Corona in brief: Facemasks arrive, second wave, the right to protest
The long promised facemasks for every citizen will be available from next week, while a leading virologist says we’re not ready for the second wave of Covid-19, and the National Security Council considers banning protests
A mask on every face
But not quite yet. The masks (pictured) will be available by Monday, 15 June, but in order to avoid a stampede, they are being allocated daily according to age. Only those aged 75 and over can claim their masks on Monday. On Tuesday, those aged 67 and over can claim their masks.
After that, the dates and age ranges are as follows:
- 60 on Wednesday 17
- 55 on Thursday 18
- 50 on Friday 19
- 45 on Monday 22
- 40 on Tuesday 23
- 35 on Wednesday 24
- 30 on Thursday 25
- Younger than 30 from Friday 26
Children are allowed to get one of the masks as well as long as they have a kidsID. A single adult can pick up masks for the whole family as long as they are in possession of their ID cards and the ages of the family members match the dates available (for kids, that’s not until 26 June).
For those with underlying medical conditions, masks can be picked up from the first day upon presentation of a prescription for the medication being taken. The masks are washable but come with an anti-bacterial layer, so should be washed by hand in lukewarm water.
‘Not ready’ for the second wave
Belgium, meanwhile, is not prepared for a second wave of Covid-19, according to a report by GEES, the expert committee advising the federal government on the coronavirus exit strategy. The committee was critical of the country’s efforts in terms of testing, contact-tracing and preparing the healthcare system for a possible resurgence.
According to the report, contact-tracing “suffered from an extremely low success rate from the start” and that “improvements are slow”. The committee said that resources and budgets needed to be allocated now to preparing for a second wave.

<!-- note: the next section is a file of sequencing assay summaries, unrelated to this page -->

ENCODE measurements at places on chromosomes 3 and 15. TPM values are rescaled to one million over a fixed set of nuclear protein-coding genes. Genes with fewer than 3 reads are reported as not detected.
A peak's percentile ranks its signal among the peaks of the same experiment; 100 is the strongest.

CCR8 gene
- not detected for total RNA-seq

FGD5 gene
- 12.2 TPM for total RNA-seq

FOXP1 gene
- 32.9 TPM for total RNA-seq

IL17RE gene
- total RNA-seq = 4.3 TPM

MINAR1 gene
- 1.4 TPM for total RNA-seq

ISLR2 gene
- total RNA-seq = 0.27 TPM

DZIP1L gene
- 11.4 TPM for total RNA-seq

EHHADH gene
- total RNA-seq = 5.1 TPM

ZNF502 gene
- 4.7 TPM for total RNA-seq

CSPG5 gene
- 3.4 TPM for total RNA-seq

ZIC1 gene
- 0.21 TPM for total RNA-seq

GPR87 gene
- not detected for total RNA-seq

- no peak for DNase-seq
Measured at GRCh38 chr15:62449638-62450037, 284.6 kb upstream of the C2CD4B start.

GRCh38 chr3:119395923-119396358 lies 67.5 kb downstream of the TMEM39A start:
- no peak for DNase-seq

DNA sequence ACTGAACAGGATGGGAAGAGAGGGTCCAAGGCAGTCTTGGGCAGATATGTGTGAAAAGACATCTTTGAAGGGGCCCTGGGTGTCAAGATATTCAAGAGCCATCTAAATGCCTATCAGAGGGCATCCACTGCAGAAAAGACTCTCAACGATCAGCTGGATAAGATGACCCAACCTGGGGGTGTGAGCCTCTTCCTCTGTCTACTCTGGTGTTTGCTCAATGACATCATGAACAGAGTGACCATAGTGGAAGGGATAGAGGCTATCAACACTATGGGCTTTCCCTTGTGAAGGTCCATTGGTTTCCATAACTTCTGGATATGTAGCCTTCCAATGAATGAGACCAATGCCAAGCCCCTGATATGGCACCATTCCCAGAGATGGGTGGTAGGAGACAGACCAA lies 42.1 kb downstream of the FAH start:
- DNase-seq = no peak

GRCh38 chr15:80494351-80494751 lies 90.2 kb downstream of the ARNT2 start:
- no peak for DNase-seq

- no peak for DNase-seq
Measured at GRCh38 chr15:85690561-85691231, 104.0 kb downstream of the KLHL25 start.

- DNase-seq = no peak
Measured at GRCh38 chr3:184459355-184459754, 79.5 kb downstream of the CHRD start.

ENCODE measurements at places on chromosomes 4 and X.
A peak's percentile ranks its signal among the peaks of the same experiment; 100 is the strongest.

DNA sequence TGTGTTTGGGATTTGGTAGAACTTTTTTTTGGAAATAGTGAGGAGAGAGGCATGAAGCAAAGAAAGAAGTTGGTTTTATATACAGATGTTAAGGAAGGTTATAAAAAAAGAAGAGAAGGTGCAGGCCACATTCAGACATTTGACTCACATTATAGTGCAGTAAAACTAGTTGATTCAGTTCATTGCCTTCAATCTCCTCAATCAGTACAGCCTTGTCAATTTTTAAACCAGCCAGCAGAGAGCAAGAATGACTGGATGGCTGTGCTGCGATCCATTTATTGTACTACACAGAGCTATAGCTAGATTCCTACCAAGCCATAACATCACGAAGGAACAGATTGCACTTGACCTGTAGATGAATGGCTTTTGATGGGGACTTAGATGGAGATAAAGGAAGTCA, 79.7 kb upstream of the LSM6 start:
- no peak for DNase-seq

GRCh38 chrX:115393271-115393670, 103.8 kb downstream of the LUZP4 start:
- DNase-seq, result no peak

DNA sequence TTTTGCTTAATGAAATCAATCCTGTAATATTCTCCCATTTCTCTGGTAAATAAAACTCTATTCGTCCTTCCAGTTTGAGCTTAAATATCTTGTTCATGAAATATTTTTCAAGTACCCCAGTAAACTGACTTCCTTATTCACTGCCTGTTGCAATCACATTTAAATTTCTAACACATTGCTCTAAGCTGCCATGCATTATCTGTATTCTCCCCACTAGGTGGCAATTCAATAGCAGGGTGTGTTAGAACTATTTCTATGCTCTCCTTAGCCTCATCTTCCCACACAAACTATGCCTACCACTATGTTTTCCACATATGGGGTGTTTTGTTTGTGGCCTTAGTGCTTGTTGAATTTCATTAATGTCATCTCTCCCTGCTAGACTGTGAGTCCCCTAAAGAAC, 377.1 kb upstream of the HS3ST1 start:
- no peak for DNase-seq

Black Lives Matter
Demonstrations will be on the agenda at the next meeting of the Security Council, following the weekend’s many Black Lives Matter protests, which brought 14,000 into the streets. A statement from the prime minister’s office reads: “Just as the Security Council has looked into the resumption of various social, cultural and economic activities, it will soon define rules with regard to public protests, in order to balance freedom of expression with health requirements and the management of public order.”
Organisers of the Black Lives Matter protests handed out facemasks and urged participants to respect social distancing. In Brussels, however, 10,000 people showed up, so that was impossible. It was not an option to postpone the actions for several months as they are in response to the death of another black person at the hands of white police officers in the United States and are in solidary with the protests there.
“Everyone wore a facemask and was careful,” said footballer François Kompany, who took part in the protest on Sunday in Brussels. “It was really telling that so many people showed up despite the coronavirus. That means that the gathering was really necessary and time for us to make ourselves heard. The injustice just needs to stop.”
Photo courtesy VRT